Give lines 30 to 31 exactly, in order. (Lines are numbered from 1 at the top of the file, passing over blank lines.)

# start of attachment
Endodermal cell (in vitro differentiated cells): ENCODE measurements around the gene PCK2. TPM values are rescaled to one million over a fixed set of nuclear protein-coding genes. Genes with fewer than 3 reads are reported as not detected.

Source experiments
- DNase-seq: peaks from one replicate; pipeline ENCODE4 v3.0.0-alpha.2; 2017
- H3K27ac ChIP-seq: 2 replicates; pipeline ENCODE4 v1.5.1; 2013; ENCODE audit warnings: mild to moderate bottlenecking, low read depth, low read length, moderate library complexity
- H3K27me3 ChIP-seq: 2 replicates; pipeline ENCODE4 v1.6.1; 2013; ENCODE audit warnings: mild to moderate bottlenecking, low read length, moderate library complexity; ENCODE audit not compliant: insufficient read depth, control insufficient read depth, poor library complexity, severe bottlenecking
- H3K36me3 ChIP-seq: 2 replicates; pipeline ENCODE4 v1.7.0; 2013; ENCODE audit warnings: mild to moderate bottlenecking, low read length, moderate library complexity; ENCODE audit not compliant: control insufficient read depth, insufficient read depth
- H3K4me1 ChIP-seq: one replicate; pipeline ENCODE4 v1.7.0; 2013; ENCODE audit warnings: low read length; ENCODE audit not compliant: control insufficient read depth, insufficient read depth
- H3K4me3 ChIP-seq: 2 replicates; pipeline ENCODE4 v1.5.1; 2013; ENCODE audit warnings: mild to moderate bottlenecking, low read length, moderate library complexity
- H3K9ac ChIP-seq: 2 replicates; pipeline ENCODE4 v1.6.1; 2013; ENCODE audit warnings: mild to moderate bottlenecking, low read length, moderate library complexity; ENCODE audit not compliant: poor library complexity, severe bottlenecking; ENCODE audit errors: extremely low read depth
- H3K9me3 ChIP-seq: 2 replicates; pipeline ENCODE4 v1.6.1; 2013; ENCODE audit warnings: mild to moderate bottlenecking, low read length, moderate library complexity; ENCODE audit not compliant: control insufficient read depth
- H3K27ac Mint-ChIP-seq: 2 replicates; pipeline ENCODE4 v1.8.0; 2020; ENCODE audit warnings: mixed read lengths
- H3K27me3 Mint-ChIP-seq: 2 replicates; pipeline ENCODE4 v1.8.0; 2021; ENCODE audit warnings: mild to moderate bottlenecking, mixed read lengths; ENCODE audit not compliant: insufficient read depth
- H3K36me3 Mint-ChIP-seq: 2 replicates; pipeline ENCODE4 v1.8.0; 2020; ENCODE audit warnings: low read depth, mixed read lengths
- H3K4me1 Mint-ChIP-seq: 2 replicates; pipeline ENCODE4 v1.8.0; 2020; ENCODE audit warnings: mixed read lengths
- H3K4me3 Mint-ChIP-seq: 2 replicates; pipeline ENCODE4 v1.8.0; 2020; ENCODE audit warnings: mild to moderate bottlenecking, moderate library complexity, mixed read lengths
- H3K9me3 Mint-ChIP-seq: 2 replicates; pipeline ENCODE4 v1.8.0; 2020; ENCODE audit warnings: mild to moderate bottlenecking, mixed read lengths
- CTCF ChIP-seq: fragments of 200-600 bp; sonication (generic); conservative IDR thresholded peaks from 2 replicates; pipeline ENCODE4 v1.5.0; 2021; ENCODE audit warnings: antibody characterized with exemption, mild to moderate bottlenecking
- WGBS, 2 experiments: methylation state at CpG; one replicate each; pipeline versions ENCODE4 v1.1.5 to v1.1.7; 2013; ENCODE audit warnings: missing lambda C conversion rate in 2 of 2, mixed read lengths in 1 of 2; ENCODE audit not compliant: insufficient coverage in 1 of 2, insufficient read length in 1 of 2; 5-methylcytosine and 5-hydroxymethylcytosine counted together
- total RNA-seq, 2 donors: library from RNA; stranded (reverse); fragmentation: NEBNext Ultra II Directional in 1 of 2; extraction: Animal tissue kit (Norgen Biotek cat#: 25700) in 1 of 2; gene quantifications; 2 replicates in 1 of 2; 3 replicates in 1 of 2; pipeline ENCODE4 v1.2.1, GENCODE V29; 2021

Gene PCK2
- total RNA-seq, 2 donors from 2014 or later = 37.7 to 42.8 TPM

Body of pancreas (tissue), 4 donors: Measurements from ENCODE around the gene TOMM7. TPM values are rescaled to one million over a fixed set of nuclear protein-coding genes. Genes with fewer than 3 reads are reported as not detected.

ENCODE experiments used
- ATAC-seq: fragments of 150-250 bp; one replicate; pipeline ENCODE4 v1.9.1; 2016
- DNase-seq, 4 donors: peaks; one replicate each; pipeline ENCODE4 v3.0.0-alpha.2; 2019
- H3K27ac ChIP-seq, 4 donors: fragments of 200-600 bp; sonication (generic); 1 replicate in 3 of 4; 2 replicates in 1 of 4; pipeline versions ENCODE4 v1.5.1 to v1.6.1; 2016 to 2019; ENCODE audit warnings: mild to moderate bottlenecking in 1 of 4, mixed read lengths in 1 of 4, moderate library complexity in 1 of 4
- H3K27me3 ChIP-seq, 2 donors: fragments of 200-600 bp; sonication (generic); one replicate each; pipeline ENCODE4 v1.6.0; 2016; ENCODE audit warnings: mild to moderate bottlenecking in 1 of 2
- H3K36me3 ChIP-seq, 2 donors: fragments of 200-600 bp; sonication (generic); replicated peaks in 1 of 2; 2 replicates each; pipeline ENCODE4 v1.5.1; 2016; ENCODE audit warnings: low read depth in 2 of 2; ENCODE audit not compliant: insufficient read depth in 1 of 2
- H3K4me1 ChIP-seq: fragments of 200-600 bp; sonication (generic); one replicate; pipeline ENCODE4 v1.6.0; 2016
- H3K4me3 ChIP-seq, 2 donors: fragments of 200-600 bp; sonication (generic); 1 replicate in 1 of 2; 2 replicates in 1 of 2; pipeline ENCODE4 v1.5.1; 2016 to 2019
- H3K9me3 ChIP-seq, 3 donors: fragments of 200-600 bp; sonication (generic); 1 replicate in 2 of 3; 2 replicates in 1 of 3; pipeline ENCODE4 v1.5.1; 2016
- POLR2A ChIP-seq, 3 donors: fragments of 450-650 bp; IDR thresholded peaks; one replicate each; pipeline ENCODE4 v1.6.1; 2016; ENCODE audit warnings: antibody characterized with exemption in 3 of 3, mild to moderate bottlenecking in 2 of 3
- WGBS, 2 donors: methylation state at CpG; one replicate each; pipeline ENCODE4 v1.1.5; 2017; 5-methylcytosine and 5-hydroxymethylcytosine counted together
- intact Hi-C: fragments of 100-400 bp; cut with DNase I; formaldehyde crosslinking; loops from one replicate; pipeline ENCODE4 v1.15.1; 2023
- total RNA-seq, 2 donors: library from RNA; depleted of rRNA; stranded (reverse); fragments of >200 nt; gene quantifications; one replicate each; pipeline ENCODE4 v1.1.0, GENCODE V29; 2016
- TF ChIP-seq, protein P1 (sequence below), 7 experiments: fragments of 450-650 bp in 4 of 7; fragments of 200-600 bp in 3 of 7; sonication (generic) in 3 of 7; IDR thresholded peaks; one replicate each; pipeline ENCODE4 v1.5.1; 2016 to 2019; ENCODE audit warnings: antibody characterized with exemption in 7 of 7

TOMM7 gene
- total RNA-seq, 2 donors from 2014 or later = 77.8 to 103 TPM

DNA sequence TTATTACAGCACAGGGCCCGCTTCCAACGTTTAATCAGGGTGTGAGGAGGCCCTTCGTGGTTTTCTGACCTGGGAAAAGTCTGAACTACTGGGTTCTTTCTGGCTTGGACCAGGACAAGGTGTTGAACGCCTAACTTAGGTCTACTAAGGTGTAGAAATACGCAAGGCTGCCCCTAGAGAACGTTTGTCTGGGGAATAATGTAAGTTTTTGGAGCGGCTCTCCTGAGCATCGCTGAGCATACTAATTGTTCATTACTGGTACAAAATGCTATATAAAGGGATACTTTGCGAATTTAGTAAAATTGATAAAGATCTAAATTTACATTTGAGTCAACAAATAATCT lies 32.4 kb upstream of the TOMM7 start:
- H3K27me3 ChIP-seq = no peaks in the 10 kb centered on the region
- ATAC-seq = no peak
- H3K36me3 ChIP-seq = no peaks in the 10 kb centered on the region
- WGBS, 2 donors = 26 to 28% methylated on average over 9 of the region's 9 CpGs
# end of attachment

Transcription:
- H3K4me3 ChIP-seq, 2 donors: fragments of 200-600 bp; sonication (generic); 1 replicate in 1 of 2; 2 replicates in 1 of 2; pipeline ENCODE4 v1.5.1; 2016 to 2019
- H3K9me3 ChIP-seq, 3 donors: fragments of 200-600 bp; sonication (generic); 1 replicate in 2 of 3; 2 replicates in 1 of 3; pipeline ENCODE4 v1.5.1; 2016